Latest State Revenue Surge Expands Budget Options
Connecticut’s current fiscal picture brightened further this week, with this year’s budget surplus now projected at almost $4 billion.
The Office of Policy and Management April 20 forecast a $3.95 billion surplus for fiscal 2022, $1.2 billion more than the surplus it predicted just a month ago.
The surplus includes $2.1 billion in the General Fund and $1.87 billion through a savings program the legislature adopted in 2017 to build the state’s reserve fund.
Under the bipartisan budget reforms enacted in 2017, the rainy day fund balance is capped at $3.1 billion, with additional revenue allocated to paying down the huge unfunded state employee pension liabilities.
Small Business Tax Surge
Among the sources driving surging state revenues? A tax on small businesses.
Revenues from the state’s pass-through entity tax—implemented in 2018 to help small businesses mitigate the federal $10,000 cap on state and local tax deductions—are up $700 million this year.
That tax is offset by a corresponding tax credit, which the legislature and administration reduced to 87% a year after implementing it, costing the state’s small businesses $53 million.
CBIA has called for the credit to be restored to its original 93% level to support small businesses struggling to recover from the pandemic.
CBIA also supports extending the state’s research and development tax program to small businesses, although legislation supporting that did not advance beyond the Finance, Revenue, and Bonding Committee.
The Senate did approve legislation April 21 requiring a study by multiple state agencies on the impact of expanding the R&D tax credit to small businesses.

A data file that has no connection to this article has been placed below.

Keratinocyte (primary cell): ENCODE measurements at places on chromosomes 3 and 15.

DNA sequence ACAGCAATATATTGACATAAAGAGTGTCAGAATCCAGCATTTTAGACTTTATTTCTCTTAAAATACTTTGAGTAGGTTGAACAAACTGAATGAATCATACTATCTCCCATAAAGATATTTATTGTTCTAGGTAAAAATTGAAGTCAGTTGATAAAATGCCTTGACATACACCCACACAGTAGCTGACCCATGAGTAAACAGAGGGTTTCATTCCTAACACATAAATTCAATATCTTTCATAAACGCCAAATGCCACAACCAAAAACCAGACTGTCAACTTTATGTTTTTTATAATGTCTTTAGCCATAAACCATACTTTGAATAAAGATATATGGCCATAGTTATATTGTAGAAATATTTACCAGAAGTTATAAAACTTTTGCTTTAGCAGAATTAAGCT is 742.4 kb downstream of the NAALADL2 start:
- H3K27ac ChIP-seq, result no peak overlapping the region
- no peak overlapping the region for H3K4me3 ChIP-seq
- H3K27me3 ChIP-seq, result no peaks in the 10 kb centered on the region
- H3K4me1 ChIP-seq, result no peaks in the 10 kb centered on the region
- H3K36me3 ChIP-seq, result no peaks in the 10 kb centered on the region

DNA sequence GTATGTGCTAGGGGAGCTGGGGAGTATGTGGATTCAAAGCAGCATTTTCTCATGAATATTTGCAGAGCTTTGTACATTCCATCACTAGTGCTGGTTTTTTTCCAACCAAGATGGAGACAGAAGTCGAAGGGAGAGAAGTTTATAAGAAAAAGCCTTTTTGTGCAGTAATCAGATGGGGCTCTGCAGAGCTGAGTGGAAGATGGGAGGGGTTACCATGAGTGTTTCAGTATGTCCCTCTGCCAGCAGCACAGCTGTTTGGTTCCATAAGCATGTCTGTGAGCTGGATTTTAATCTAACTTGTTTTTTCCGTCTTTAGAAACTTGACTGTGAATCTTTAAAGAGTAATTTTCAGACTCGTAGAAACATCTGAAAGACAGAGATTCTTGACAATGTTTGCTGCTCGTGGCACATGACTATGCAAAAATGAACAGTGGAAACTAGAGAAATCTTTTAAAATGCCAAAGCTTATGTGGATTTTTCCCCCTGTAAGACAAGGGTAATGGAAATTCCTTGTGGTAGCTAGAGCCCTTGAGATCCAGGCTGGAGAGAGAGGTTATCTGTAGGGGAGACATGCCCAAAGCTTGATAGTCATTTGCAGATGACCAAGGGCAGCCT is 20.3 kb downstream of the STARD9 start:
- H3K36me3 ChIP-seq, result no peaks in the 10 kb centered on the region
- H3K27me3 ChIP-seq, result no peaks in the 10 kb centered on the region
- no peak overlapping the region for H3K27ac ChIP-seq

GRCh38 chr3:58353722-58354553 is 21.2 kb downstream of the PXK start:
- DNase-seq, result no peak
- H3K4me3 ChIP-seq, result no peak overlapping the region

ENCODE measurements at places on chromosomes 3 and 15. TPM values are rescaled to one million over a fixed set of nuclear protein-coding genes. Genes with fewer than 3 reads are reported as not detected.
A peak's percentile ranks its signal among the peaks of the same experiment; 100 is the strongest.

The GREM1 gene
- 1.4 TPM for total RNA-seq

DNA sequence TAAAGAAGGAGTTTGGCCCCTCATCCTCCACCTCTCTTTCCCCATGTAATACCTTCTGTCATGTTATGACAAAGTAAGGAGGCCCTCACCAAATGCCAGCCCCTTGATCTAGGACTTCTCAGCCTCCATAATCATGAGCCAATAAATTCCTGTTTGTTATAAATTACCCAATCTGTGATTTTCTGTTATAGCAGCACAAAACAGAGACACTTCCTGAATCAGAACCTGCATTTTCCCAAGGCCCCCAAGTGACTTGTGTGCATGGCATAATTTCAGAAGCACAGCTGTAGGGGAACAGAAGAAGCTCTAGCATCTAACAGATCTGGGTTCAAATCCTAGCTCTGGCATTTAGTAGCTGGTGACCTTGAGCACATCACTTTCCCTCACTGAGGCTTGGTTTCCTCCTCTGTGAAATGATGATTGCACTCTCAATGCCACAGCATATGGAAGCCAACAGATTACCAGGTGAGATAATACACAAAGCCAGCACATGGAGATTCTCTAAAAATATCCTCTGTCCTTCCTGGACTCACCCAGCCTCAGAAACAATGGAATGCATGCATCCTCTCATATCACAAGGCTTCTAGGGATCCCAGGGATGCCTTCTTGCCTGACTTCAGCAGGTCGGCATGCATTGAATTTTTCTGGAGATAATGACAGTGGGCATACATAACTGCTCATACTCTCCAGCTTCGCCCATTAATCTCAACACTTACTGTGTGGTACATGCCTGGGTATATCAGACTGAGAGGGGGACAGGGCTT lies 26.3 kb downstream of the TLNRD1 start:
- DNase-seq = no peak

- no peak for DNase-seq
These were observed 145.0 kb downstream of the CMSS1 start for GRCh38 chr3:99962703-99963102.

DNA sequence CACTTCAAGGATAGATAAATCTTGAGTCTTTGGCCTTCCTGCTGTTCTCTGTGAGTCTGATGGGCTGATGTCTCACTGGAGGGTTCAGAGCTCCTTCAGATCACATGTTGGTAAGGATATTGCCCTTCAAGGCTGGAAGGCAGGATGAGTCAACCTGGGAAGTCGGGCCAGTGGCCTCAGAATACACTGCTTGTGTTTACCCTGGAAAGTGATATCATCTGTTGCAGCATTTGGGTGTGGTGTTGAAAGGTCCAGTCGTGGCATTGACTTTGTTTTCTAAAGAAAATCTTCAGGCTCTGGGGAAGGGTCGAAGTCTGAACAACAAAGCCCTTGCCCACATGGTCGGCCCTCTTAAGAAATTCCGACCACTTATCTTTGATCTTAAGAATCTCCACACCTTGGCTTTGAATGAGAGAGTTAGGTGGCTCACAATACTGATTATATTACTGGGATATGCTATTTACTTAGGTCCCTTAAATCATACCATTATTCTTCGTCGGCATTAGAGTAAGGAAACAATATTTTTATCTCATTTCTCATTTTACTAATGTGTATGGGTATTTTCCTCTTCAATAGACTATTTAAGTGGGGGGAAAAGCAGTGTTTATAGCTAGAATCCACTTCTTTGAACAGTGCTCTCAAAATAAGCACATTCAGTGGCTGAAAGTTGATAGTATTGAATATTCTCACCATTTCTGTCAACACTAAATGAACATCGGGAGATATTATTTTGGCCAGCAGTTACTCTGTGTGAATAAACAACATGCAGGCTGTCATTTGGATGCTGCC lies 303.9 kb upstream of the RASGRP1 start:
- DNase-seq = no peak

The Lamont administration and legislative leaders are currently negotiating revisions to the current fiscal year.
The General Assembly’s Appropriations Committee approved a $24.2 billion budget April 7 for fiscal 2023, increasing spending by 8% over current levels.
The committee’s budget invests about $125 million in childcare and provides additional workforce development funds, but fails to provide any relief for businesses facing a 22% hike in unemployment taxes.
Continuing last year’s funding theme, the committee’s budget relied on a combination of optimistic revenue projections and one-time federal American Rescue Plan Act funding.
There was also a wide gap between that proposal and the Finance Committee’s budget, which drew criticism for circumventing both the statutory spending and revenue caps.
The committee retained the majority of Gov. Ned Lamont’s tax relief proposals, which included increasing the property tax credit from $200 to $300, expanding eligibility, and accelerating the phase-in of the pension and annuity income tax exemption.
Legislative Republicans released a $1.2 billion tax relief proposal April 21, including the first state income tax rate reduction in 27 years.
The GOP proposal also extends the current gas tax suspension beyond June 30, temporarily lowers sales tax rates, and allocates $225 million toward the state’s current $463 million unemployment fund debt.
Despite the continued surge in state revenues, Connecticut does face significant projected budget deficits, beginning in fiscal 2024.
The Office of Fiscal Analysis projects state budget deficits of $931.9 million in 2024, $670.3 million in fiscal 2025, and $326.6 million in fiscal 2026.
CBIA president and CEO Chris DiPentima said it was critical that policymakers maintain fiscal discipline while supporting key investments in the state’s recovery from the pandemic.
“Let’s make investments in our economic recovery through meaningful workforce development programs, paying down the Unemployment Trust Fund debt, and supporting small businesses,” he said.
For more information, contact CBIA’s Ashley Zane (860.244.1169) | @AshleyZane9
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